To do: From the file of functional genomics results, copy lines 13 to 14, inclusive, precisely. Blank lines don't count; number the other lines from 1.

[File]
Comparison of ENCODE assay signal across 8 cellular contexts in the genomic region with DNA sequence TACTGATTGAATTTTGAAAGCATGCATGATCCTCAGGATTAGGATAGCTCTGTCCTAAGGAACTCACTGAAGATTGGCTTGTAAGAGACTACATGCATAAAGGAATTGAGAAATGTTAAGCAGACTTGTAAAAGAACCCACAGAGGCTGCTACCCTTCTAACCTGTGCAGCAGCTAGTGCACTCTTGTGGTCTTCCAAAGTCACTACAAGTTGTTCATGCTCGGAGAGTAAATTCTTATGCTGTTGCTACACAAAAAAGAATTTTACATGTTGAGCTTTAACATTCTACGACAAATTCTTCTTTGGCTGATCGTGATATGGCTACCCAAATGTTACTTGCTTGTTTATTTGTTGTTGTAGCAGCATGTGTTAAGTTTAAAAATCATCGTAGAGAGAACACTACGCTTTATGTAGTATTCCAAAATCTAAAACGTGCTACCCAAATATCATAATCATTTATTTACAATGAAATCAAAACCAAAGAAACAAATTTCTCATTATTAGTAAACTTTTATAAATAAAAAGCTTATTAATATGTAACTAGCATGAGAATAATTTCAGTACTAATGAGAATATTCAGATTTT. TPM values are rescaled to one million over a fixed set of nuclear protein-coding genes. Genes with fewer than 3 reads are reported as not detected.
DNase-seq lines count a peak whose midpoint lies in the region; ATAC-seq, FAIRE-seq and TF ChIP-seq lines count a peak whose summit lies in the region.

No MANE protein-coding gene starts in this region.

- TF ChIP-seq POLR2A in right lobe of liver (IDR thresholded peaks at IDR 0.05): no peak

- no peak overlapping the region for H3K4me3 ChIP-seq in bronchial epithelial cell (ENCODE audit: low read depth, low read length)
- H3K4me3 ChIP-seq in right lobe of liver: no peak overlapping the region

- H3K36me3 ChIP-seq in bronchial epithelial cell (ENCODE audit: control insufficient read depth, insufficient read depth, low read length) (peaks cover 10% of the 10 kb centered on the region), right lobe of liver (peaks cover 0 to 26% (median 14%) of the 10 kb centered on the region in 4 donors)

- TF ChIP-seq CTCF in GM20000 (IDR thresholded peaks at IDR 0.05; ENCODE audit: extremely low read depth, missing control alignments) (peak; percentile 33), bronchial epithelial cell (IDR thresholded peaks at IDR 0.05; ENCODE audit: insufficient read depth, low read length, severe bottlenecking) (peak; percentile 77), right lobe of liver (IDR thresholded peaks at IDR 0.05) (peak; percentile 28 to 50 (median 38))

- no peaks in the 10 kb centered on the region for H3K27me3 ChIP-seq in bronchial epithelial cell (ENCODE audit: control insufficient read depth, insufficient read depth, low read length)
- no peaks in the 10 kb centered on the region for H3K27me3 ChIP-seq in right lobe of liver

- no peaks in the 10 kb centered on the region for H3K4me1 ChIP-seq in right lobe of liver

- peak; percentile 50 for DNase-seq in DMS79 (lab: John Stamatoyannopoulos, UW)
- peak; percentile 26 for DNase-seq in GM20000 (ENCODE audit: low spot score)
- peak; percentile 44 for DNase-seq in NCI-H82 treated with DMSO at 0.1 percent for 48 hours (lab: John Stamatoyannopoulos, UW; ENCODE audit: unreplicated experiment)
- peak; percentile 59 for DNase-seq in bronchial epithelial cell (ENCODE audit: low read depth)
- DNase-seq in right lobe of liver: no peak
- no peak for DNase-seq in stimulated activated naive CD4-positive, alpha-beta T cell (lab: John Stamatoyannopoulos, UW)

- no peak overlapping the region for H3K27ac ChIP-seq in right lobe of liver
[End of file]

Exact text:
- peak; percentile 26 for DNase-seq in GM20000 (ENCODE audit: low spot score)
- peak; percentile 44 for DNase-seq in NCI-H82 treated with DMSO at 0.1 percent for 48 hours (lab: John Stamatoyannopoulos, UW; ENCODE audit: unreplicated experiment)